• -o OUTPUT, --output OUTPUT - output directory (default: .)

  • -ot OUTPUT_TYPE, --output-type OUTPUT_TYPE - output type (default: tar) (default: tar)

  • --compress - compress output (if supported by the output type)

  • --targetd - setup and install targetd agent

  • --encrypt - encrypt output (if supported by the output type)

  • -l LOG, --log LOG - log directory location (default: None)

  • -p PROFILE, --profile PROFILE - collection profile (default: None)

  • --volatile-profile VOLATILE_PROFILE - volatile profile (default: none)

  • -f FILE, --file FILE - acquire file (default: None)

  • -d DIRECTORY, --directory DIRECTORY - acquire directory recursively (default: None)

  • -g GLOB, --glob GLOB - acquire files matching glob pattern (default: None)

  • --disable-report - disable acquisition report file

  • --child CHILD - only collect specific child (default: None)

  • --children - collect all children in addition to main target

  • --skip-parent - skip parent collection (when using –children)

  • --force-fallback - force filesystem access directly through OS level. Only supported with target 'local'

  • --fallback - fallback to OS level filesystem access if filesystem type is not supported. Only supported with target 'local'

  • -u, --auto-upload - upload result files after collection

  • --upload UPLOAD - upload specified files (all other acquire actions are ignored) (default: None)

  • --no-proxy - don’t autodetect proxies

  • --sys - acquire Sysfs files (live systems only)

  • --proc - acquire Procfs files (live systems only)

  • -n, --ntfs - acquire NTFS filesystem metadata

  • -r, --registry - acquire registry hives

  • --netstat - acquire netstat output

  • --win-processes - acquire Windows process list

  • --win-proc-env - acquire Process environment variables

  • --win-arp-cache - acquire ARP Cache

  • --win-rdp-sessions - acquire Windows Remote Desktop session information

  • --winpmem - acquire Windows full memory dump

  • --winmem-files - acquire Windows memory files

  • -e, --eventlogs - acquire event logs

  • -t, --tasks - acquire Tasks

  • -ad, --active-directory - acquire Active Directory data (policies, scripts, etc.)

  • -nt, --ntds - acquire NTDS

  • --etl - acquire interesting ETL files

  • --recents - acquire Windows recently used files artifacts

  • --startup - acquire Windows Startup folder

  • --no-data-files - Skip collection of data files in the Recycle Bin

  • --large-files - Collect files larger than 10MB in the Recycle Bin

  • --recyclebin - acquire recycle bin metadata and data files

  • --drivers - acquire installed drivers

  • --exchange - acquire interesting Exchange configuration files

  • --iis - acquire IIS logs

  • --prefetch - acquire Windows Prefetch files

  • --appcompat - acquire Windows Amcache and RecentFileCache

  • --pca - acquire Windows Program Compatibility Assistant

  • --syscache - acquire Windows Syscache hive and log files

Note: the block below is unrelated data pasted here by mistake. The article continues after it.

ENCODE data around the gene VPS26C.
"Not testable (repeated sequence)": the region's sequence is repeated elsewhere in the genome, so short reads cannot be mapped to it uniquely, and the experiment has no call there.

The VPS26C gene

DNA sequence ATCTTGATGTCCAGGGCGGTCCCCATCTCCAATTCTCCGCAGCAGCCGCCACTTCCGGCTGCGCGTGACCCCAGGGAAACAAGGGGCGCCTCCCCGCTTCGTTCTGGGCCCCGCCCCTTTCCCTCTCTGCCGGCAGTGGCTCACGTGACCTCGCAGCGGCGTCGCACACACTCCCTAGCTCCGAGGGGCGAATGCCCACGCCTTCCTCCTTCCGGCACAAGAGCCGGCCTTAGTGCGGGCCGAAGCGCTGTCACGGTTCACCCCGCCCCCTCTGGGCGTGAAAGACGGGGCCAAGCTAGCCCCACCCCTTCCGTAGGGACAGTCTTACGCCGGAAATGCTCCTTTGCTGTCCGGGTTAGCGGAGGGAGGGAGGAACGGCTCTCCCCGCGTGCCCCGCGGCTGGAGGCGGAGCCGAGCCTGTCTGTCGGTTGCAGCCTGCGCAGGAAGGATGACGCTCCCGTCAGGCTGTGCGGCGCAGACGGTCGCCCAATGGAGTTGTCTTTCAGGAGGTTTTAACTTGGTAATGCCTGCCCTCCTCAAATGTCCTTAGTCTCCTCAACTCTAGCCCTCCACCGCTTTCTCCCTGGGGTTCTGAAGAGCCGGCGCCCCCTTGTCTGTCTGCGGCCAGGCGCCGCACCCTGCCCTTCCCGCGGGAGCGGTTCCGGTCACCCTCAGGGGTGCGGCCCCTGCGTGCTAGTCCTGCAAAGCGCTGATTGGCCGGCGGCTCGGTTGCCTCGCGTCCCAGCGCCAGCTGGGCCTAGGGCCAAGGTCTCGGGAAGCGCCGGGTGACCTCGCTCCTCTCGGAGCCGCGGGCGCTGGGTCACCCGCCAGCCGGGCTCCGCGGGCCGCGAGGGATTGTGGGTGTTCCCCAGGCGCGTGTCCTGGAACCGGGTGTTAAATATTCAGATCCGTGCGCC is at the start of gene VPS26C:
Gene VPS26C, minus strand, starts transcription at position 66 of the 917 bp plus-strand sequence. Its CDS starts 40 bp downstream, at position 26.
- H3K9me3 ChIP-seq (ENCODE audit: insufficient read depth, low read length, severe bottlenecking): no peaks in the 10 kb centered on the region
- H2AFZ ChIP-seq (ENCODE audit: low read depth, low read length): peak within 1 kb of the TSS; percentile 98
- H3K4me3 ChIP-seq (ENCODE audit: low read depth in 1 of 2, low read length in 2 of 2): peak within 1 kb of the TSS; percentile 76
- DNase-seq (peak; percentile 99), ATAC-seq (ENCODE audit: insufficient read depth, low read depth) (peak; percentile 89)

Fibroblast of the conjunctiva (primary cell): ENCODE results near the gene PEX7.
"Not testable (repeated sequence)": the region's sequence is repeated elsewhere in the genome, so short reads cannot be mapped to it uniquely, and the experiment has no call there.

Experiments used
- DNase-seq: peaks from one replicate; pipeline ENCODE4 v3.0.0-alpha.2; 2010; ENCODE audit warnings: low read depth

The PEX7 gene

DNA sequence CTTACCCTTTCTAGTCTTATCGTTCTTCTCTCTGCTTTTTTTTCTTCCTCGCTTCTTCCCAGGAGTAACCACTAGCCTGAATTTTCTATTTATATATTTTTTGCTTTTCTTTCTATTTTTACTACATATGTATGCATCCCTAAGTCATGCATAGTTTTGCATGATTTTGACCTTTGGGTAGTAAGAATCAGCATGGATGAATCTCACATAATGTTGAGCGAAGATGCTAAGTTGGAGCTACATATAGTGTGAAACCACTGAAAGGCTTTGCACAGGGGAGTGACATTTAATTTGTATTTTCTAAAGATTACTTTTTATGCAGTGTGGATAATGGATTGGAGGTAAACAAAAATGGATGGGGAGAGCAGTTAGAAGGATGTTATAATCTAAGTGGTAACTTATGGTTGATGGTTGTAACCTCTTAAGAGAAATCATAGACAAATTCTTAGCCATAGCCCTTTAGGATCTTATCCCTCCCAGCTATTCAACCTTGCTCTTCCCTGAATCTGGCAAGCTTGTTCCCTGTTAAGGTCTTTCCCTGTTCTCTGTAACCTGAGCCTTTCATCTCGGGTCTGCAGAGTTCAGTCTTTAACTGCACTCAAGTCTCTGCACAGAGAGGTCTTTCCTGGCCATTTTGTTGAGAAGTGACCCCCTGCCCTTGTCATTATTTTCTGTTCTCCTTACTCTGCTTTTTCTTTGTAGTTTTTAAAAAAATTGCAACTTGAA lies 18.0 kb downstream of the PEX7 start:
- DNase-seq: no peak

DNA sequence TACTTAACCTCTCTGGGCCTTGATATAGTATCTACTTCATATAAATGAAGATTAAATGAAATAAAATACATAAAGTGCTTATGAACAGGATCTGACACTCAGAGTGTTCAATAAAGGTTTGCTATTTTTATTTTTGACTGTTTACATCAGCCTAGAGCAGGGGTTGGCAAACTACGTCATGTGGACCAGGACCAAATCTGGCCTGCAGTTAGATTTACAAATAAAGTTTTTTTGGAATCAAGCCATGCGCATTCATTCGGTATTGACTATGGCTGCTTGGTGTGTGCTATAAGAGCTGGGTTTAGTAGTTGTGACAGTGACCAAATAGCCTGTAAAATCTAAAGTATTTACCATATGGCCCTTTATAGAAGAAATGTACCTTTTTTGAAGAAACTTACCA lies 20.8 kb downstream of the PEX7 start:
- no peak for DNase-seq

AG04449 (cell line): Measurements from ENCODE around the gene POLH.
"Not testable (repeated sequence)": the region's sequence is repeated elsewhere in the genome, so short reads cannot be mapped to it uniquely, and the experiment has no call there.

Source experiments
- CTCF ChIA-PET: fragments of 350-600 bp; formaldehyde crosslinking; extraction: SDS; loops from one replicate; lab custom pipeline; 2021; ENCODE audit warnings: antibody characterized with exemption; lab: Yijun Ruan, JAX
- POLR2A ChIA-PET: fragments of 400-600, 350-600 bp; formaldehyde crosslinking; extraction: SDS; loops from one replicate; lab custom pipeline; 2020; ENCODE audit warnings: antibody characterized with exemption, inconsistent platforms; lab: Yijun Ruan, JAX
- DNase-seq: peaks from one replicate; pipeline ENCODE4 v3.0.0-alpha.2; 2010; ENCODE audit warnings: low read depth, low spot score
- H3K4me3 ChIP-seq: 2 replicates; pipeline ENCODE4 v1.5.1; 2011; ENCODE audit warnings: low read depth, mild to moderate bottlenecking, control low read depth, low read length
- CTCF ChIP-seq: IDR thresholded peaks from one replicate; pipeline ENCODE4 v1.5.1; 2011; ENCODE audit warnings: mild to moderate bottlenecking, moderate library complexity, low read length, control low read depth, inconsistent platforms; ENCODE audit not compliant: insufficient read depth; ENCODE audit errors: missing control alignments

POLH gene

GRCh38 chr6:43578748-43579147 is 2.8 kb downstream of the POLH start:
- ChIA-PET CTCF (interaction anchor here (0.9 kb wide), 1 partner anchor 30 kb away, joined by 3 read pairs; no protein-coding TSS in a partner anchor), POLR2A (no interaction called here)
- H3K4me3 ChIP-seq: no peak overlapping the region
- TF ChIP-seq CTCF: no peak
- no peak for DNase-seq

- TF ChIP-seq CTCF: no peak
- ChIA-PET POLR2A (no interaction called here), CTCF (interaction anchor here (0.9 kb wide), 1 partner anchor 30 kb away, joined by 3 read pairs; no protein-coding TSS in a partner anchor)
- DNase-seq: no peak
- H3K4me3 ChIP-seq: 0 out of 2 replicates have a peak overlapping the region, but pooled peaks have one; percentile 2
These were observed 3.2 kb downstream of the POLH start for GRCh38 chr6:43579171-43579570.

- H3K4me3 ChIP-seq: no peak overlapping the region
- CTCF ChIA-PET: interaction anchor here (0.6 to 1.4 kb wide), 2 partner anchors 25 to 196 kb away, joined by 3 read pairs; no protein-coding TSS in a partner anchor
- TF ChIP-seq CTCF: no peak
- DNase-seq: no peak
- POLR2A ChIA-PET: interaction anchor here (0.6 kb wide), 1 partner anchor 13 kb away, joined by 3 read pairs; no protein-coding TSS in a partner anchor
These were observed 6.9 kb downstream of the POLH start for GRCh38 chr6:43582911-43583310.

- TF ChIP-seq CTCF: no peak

• --win-notifications - acquire Windows Push Notifications Database files.

  • --bits - acquire Background Intelligent Transfer Service (BITS) queue/log DB

  • --wbem - acquire Windows WBEM (WMI) database files

  • --dhcp - acquire Windows Server DHCP files

  • --dns - acquire Windows Server DNS files

  • --win-dns-cache - acquire The contents of Windows DNS client cache

  • --powershell - acquire Windows PowerShell Artefacts

  • --thumbnail-cache - acquire Windows thumbnail db artifacts

  • --misc - acquire miscellaneous Windows artefacts

  • --av - acquire various antivirus logs

  • --quarantined - acquire files quarantined by various antivirus products

  • --history - acquire browser history from IE, Edge, Firefox, and Chrome

  • --remoteaccess - acquire common remote access tools’ log files

  • --webhosting - acquire Web hosting software log files

  • --wer - acquire WER (Windows Error Reporting) related files

  • --etc - acquire Etc

  • --boot - acquire Boot

  • --home - acquire Home

  • --private-keys - Add any private keys

  • --ssh - acquire SSH

  • --var - acquire Var

  • --bsd - acquire BSD

  • --osx - acquire OS-X specific files and directories

  • --osx-applications-info - acquire OS-X info.plist from all installed applications

  • --bootbanks - acquire ESXi bootbanks

  • --esxi - acquire ESXi interesting files

  • --vmfs - acquire ESXi VMFS metadata files

  • --activities-cache - acquire user’s activities caches

  • --glob-to-hash GLOB_TO_HASH - Hash only files that match provided glob (default: None)

  • --ext-to-hash EXT_TO_HASH - Hash only files with the extensions provided (default: None)

  • --dir-to-hash DIR_TO_HASH - Hash only files in a provided directory (default: None)

  • --hash-func HASH_FUNC - Hash function to use (default: None)

  • --hashes - acquire file hashes

  • --handle-types HANDLE_TYPES - Collect only specified handle types (default: None)

  • --handles - acquire Open handles

  • -v, --verbose - increase output verbosity (default: 3)

If no target is specified, 'local' is used.

If no options are given, the collection profile 'default' is used.